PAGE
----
Thursday, May 31, 2018

On Chesil Beach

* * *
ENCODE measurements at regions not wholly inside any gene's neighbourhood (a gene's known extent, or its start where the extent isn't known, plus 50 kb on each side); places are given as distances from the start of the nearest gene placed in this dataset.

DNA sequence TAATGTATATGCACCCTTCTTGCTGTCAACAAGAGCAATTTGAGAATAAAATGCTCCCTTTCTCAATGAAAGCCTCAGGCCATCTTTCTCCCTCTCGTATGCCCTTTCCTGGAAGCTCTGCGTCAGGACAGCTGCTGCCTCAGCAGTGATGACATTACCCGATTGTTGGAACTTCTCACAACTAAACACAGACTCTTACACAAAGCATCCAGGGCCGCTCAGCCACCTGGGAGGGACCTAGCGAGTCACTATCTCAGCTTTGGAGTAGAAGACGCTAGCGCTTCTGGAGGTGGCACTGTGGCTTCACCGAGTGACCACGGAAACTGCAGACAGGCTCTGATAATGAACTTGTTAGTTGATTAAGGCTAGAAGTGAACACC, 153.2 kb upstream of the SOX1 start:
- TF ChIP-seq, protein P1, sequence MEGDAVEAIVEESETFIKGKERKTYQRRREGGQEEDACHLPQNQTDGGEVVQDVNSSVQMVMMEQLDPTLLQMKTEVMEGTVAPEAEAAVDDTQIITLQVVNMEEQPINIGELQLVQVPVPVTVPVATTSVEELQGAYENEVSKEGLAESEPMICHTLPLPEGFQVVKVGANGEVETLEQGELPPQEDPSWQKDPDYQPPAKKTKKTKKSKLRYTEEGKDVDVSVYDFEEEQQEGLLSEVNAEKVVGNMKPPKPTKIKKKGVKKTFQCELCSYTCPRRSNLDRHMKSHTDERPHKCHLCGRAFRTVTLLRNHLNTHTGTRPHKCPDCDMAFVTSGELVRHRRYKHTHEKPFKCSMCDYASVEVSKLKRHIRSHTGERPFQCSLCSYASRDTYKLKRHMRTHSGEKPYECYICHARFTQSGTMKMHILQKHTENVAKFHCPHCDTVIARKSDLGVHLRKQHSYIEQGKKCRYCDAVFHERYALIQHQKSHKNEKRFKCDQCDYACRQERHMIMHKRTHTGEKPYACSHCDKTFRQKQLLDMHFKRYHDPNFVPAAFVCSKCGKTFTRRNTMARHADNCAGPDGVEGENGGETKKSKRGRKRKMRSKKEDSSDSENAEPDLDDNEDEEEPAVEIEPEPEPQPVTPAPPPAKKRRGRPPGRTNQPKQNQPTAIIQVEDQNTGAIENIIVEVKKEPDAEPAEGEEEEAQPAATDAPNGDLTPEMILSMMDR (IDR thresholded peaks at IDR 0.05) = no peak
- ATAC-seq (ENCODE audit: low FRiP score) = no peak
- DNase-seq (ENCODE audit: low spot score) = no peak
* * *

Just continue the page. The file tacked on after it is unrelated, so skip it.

In this age where the pornographic imagination furnishes a hyperbolized and idealized vision of antiseptically facile sexual performance, it's refreshing to see a movie about a loving couple who can't get it on. Dominic Cooke’s On Chesil Beach proceeds in fits and starts and through flashbacks over the course of a wedding night with the laboriousness of failure brilliantly punctuated and paced by the details of a novelist’s imagination. Ian McEwen who wrote the book on which the film is based (and also wrote the script) interspices references to Uccello and Mozart with pictures of class struggle (an upper crust martinet father and a brain damaged  middle class mother are part of the cast) as signposts in his narrative. They define the history of his characters and provide an acute counterpoint to the lucubrations of tortured sexuality. The film has a final act which is as brutal as any scene from Strindberg in which the emotional accounting comes up short. However there's the matter of the epilogue bringing a film that begins in 1963 to its conclusion in 2007. The emotional equation at the movie’s center centers around the female protagonist, Florence’s (Saoirse Ronan) reticence "You're always advancing and I'm always pulling back," she says and when she accedes to her fiancé Edward (Billy Howle’s) demands he's still not happy. It's a perfect leitmotif for a period piece. If only On Chesil Beach had encompassed an era rather than a lifetime. By the end, the psychosexual and social elements have reverberations that go far beyond the story of one failed marriage. 

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